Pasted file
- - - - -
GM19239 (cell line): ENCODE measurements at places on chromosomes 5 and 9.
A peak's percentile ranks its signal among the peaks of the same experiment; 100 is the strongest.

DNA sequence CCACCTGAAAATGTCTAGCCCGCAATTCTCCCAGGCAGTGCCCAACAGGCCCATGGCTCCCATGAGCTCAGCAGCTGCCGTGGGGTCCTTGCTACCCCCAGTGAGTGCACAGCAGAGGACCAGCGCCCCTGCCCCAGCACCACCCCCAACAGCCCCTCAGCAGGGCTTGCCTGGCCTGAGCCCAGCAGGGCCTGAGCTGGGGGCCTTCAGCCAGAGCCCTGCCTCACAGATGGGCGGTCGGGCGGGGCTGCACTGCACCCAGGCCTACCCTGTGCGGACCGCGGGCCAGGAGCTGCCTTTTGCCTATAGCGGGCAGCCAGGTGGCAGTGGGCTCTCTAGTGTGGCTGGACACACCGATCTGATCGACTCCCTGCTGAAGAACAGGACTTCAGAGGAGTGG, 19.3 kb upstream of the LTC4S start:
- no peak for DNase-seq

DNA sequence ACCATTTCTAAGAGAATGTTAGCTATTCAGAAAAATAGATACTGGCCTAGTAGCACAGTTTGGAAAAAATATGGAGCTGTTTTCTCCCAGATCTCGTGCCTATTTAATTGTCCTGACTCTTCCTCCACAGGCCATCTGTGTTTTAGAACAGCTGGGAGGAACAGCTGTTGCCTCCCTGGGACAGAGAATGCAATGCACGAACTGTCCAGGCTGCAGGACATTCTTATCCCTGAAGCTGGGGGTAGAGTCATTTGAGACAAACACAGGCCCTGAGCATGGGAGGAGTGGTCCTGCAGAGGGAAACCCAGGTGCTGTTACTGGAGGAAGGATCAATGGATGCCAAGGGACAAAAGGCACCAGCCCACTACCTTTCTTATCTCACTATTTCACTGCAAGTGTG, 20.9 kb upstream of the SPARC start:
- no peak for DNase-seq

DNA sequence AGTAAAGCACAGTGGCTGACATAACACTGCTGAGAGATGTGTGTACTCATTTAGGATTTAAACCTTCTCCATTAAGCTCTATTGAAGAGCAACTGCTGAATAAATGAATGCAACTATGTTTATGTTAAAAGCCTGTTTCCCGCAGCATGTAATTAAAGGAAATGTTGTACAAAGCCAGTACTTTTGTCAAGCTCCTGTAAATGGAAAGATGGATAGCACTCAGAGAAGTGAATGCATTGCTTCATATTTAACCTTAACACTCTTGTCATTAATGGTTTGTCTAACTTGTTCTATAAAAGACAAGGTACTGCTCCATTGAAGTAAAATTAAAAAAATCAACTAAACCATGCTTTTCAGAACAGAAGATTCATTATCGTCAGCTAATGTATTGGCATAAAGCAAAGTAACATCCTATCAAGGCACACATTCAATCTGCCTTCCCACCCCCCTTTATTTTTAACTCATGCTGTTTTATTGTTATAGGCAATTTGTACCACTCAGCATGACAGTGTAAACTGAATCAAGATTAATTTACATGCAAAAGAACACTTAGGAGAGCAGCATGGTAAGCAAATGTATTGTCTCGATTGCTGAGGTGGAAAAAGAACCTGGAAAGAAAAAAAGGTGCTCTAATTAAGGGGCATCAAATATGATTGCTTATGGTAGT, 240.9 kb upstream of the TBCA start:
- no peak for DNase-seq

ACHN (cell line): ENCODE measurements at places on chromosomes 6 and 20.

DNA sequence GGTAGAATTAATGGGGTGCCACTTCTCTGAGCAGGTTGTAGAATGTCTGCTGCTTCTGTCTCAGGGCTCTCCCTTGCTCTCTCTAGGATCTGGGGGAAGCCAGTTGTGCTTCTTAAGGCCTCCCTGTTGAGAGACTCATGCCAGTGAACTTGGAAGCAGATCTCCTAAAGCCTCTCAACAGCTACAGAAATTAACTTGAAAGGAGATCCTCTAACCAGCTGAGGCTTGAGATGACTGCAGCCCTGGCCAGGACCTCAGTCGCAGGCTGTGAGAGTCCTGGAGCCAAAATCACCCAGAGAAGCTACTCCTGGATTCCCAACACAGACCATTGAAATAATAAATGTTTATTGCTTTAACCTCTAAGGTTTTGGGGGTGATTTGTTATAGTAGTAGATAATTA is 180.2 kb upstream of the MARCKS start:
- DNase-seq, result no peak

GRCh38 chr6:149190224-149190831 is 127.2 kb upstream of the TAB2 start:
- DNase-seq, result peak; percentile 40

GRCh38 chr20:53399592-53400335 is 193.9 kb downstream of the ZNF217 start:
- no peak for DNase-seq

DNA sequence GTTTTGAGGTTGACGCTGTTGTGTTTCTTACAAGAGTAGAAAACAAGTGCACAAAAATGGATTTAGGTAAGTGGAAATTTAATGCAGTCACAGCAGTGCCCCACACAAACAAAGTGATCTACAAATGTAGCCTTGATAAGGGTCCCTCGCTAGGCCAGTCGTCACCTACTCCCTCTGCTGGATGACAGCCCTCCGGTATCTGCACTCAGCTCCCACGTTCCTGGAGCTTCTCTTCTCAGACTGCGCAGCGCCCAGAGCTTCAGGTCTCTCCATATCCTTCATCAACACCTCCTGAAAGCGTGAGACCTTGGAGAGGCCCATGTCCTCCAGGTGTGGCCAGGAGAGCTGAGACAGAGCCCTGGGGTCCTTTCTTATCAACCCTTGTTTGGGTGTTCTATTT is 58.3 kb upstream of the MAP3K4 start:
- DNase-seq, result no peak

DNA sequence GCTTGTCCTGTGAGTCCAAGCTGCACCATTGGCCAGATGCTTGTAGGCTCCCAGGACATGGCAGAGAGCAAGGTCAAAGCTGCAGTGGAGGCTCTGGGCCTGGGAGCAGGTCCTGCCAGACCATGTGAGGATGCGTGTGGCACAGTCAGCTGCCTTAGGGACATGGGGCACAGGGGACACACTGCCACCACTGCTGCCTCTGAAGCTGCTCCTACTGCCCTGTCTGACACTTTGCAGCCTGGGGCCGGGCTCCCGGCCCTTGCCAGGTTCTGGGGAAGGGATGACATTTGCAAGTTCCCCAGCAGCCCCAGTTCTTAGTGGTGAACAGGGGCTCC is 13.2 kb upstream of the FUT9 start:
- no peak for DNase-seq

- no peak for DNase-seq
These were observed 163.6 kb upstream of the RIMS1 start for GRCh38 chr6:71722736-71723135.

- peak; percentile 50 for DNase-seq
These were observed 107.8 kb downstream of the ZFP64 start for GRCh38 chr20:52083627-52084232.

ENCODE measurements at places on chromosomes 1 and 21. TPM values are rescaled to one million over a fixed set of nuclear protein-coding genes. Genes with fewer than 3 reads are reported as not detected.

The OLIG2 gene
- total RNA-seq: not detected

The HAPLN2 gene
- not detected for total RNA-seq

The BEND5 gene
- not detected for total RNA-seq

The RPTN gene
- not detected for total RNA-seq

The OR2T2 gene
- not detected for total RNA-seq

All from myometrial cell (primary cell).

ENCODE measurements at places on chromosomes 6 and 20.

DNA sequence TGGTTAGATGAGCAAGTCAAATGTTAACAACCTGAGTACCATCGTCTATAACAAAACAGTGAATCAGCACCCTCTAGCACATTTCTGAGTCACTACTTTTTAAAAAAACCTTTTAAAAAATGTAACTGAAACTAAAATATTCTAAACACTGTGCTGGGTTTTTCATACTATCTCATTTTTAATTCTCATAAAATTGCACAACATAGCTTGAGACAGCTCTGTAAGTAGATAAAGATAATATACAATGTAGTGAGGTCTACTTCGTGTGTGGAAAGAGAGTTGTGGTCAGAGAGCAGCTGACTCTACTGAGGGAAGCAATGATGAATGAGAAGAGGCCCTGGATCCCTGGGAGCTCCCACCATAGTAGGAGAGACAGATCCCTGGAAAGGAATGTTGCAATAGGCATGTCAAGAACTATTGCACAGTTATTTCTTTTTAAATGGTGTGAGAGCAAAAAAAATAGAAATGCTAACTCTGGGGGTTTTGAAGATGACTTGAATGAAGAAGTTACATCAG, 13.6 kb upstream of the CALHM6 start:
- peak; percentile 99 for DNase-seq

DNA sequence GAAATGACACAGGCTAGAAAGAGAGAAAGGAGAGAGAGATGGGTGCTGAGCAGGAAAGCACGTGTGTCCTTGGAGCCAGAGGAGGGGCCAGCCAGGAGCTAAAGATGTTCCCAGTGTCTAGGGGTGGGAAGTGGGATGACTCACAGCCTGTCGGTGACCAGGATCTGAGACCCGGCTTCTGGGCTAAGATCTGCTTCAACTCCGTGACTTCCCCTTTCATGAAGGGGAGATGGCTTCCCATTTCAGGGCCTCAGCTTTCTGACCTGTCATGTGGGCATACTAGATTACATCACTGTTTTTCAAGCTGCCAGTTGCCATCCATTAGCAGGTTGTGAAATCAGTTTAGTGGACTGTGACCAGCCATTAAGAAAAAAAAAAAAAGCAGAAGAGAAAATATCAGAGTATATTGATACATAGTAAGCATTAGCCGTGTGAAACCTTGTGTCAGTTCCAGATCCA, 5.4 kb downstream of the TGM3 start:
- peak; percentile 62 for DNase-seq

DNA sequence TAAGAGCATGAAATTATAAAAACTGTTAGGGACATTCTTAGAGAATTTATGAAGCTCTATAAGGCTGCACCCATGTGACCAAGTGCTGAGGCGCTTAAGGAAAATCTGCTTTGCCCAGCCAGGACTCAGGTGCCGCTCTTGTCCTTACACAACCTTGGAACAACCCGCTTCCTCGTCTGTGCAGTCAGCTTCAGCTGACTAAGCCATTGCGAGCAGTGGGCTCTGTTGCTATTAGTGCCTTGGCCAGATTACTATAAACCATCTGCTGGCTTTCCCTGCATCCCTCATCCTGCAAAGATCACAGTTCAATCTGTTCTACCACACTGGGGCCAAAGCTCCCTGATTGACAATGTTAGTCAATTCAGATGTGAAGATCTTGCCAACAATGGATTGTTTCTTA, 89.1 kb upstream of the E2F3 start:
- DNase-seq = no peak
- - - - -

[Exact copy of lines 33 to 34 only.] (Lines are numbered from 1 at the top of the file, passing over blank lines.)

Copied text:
The OR2T2 gene
- not detected for total RNA-seq